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My problem is as follows: I have a list of missions each taking a specific amount of time and grants specific amount of points, and a time 'k' given to perform them:

e.g: missions = [(14,3),(54,5),(5,4)] and time = 15

in this example I have 3 missions and the first one gives me 14 points and takes 3 minutes. I have 15 minutes total. Each mission is a tuple with the first value being num of points for this mission and second value being num of minutes needed to perform this mission.

I have to find recursively using memoization the maximum amount of points I am able to get for a given list of missions and given time.

I am trying to implement a function called choose(missions,time) that will operate recursively and use the function choose_mem(missions,time,mem,k) to achive my goal. the function choose_mem should get 'k' which is the number of missions to choose from, and mem which is an empty dictionary, mem, which will contain all the problems that were already been solved before.

This is what I got so far, I need help implementing what is required above, I mean the dictionary usage (which is currently just there and empty all the time), and also the fact that my choose_mem function input is i,j,missions,d and it should be choose_mem(missions, time, mem, k) where mem = d and k is the number of missions to choose from.

If anyone can help me adjust my code it would be very appreciated.

mem = {}

def choose(missions, time):
    j = time
    result = []
    for i in range(len(missions), 0, -1):
        if choose_mem(missions, j, mem, i) != choose_mem(missions, j, mem, i-1):
            j -= missions[i - 1][1]
    return choose_mem(missions, time, mem, len(missions)) 

def choose_mem(missions, time, mem, k): 
    if k == 0: return 0
    points, a = missions[k - 1]
    if a > time:
        return choose_mem(missions, time, mem, k-1) 
        return max(choose_mem(missions, time, mem, k-1),
                   choose_mem(missions, time-a, mem, k-1) + points)
share|improve this question
Is it just me, or are you never updating your dictionary? –  pcalcao May 10 '13 at 10:32
You are correct and I actually wrote it above the code if you notice. It is one of the things I need help introducing my code with. –  Matthew D May 10 '13 at 10:35
Edited my answer, hope it helps. –  pcalcao May 10 '13 at 10:37
It has helped. I altered my code a bit so I think it's more understandable right now. I have all my stuff in place. The only thing I have to do now is the check if 'mem' = my dictionary, contains the answer im looking for. I really struggled with that and I couldnt find a way to add the dictionary to my code which would make sense. Could you give me a final helping hand so I could finish this program? –  Matthew D May 10 '13 at 11:38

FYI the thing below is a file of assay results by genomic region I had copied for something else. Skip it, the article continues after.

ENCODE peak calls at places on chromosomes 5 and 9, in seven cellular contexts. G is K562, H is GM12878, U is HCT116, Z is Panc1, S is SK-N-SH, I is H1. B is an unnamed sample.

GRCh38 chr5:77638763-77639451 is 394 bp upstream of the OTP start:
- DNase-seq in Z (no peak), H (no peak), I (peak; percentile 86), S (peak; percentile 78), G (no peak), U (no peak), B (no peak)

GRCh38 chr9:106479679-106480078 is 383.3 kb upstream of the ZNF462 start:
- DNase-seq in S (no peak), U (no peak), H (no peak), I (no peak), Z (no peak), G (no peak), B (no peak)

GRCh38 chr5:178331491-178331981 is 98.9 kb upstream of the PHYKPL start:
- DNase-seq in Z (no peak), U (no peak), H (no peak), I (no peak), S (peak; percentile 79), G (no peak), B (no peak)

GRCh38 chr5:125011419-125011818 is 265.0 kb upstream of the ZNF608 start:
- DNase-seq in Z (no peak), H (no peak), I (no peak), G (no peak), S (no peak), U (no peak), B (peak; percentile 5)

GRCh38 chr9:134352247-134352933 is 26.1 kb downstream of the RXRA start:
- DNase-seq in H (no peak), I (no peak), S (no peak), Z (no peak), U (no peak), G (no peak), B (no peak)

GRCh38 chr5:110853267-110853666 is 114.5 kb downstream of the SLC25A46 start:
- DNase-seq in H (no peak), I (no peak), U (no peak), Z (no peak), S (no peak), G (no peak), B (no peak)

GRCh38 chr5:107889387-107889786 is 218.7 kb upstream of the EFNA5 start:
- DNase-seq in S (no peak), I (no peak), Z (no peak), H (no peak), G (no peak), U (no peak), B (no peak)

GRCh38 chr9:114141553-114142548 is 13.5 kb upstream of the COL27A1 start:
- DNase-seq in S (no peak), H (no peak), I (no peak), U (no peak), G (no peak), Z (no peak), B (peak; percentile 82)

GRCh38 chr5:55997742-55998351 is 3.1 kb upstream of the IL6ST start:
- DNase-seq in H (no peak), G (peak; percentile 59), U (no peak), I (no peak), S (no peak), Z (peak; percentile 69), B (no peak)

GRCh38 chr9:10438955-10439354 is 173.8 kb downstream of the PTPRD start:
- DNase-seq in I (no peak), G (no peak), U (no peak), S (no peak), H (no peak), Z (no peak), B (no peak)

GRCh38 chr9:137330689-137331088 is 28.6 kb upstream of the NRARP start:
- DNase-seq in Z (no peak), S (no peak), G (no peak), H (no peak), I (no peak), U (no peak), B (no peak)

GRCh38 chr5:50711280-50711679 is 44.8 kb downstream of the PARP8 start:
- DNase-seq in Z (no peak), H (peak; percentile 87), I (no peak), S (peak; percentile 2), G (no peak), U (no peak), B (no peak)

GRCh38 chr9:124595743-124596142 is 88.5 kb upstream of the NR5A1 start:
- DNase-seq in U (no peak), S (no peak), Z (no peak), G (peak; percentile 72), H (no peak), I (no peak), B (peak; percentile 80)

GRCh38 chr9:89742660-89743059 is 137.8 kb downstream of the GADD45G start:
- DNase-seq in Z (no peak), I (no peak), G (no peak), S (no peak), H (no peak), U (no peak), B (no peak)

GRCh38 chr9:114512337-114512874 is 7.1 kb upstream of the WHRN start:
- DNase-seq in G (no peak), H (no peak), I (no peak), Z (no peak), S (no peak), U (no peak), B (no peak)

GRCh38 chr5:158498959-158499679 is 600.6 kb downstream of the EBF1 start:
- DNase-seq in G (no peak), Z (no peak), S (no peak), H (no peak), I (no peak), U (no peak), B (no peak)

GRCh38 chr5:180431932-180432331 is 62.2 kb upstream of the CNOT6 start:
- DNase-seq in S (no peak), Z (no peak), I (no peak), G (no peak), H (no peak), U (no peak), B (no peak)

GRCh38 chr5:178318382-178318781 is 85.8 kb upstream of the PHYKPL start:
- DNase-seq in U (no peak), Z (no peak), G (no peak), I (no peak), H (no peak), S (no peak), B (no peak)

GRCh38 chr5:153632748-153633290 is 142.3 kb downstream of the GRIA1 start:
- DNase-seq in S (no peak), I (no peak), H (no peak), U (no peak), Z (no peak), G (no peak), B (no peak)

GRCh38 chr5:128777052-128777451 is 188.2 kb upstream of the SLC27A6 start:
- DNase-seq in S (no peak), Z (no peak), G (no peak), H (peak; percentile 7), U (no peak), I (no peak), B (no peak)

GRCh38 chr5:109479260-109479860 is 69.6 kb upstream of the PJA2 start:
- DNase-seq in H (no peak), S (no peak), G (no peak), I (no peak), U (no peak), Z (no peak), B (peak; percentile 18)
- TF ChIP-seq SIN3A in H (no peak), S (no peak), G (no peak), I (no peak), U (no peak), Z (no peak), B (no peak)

Update my answer with a link you might find useful. –  pcalcao May 10 '13 at 14:38

1 Answer 1

This is a bit vague, but your problem is roughly translated to a very famous NP-complete problem, the Knapsack Problem.

You can read a bit more about it on wikipedia, if you replace weight with time, you have your problem.

Dynamic programming is a common way to approach that problem, as you can see here: http://en.wikipedia.org/wiki/Knapsack_problem#Dynamic_programming

Memoization is more or less equivalent to Dynamic Programming, for pratical matters, so don't let the fancy name fool you.

The base concept is that you use an additional data structure to store parts of your problem that you already solved. Since the solution you're implementing is recursive, many sub-problems will overlap, and memoization allows you to only calculate each of them once.

So, the hard part is for you to think about your problem, what what you need to store in the dictionary, so that when you call choose_mem with values that you already calculated, you simply retrieve them from the dictionary, instead of doing another recursive call.

If you want to check an implementation of the generic 0-1 Knapsack Problem (your case, since you can't add items partially), then this seemed to me like a good resource:


It's well explained, and the code is readable enough. If you understand the usage of the matrix to store costs, then you'll have your problem worked out for you.

share|improve this answer
Wow yea, I just checked the Knapsack Problem on wikipedia and it seems almost exact to mine (except there it's weight instead of time like you pointed out). Thanks for the help I will definitely try to use the information there to solve my problem. –  Matthew D May 10 '13 at 9:46
If you can look at the new code I just edited it would be very much appreciated. The code actually works now, but I've been asked for specific type of function, meaning choose_mem should look like this: choose_mem(missions, time, mem, k) where mem is the 'd' dictionary and k is the num of missions left. –  Matthew D May 10 '13 at 10:26

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